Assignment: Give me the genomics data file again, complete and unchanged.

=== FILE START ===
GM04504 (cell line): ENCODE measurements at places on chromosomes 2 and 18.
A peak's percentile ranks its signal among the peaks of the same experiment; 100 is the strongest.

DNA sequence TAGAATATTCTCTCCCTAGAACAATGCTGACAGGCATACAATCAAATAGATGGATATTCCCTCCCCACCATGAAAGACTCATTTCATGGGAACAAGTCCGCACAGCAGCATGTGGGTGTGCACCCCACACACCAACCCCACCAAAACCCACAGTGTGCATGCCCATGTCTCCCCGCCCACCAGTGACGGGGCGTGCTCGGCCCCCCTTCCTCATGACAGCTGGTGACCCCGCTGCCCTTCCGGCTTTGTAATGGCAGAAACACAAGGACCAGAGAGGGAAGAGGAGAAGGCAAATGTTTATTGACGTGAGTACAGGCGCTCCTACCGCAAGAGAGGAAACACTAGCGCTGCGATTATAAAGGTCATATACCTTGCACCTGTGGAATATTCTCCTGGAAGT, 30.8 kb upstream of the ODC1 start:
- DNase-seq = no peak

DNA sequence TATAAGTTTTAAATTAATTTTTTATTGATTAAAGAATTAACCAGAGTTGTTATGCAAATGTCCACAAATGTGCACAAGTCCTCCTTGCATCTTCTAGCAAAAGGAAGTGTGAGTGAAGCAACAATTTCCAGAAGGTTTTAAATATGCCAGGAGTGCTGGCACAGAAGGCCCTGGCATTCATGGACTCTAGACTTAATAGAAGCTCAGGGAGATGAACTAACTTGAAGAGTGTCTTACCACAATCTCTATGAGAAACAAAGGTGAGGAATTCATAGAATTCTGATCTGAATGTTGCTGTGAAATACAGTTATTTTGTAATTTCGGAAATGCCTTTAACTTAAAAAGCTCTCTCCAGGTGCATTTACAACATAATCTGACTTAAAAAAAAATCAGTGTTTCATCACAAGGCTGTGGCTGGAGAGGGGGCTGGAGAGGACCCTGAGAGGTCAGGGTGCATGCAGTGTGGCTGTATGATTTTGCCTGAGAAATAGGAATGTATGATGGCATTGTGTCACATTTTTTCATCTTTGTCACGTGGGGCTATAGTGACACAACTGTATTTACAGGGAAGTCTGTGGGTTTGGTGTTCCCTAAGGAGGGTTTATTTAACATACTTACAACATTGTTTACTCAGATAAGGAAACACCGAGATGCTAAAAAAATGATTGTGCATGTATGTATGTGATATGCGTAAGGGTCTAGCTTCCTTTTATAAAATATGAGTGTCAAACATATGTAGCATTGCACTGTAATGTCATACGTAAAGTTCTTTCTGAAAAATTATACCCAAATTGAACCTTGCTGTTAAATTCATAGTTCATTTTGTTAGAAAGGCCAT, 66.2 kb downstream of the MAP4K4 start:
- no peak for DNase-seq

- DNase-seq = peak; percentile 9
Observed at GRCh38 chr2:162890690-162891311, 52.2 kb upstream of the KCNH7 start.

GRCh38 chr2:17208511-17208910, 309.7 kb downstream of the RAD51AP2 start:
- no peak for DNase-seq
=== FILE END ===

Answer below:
GM04504 (cell line): ENCODE measurements at places on chromosomes 2 and 18.
A peak's percentile ranks its signal among the peaks of the same experiment; 100 is the strongest.

DNA sequence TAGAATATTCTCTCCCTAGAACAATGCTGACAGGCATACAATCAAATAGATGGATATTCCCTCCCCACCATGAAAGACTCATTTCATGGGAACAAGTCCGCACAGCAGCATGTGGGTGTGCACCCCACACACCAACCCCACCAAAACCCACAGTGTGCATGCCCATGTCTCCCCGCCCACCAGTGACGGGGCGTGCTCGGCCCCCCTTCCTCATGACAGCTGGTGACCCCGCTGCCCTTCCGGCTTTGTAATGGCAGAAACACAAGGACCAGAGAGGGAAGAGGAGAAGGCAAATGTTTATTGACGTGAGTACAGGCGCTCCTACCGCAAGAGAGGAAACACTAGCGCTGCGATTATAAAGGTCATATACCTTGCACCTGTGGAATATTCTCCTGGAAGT, 30.8 kb upstream of the ODC1 start:
- DNase-seq = no peak

DNA sequence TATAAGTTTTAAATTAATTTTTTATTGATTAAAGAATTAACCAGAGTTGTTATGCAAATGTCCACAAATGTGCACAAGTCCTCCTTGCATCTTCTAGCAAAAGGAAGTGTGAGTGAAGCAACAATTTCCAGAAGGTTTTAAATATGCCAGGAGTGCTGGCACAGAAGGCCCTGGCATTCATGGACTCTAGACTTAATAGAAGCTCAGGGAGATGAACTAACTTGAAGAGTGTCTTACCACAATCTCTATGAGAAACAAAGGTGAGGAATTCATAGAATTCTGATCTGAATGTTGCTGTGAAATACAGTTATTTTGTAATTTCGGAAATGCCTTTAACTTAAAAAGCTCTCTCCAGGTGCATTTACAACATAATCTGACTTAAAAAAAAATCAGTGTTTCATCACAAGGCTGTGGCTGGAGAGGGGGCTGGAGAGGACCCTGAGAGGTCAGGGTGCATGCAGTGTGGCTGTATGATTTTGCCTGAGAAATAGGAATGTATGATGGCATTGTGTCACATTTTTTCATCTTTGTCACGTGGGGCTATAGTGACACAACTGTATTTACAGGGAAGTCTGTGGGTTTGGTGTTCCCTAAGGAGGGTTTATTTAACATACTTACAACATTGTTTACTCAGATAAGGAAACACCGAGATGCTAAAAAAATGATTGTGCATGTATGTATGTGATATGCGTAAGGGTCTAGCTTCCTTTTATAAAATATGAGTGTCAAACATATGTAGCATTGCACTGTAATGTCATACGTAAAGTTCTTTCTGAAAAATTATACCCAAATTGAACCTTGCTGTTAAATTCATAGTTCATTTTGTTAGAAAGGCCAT, 66.2 kb downstream of the MAP4K4 start:
- no peak for DNase-seq

- DNase-seq = peak; percentile 9
Observed at GRCh38 chr2:162890690-162891311, 52.2 kb upstream of the KCNH7 start.

GRCh38 chr2:17208511-17208910, 309.7 kb downstream of the RAD51AP2 start:
- no peak for DNase-seq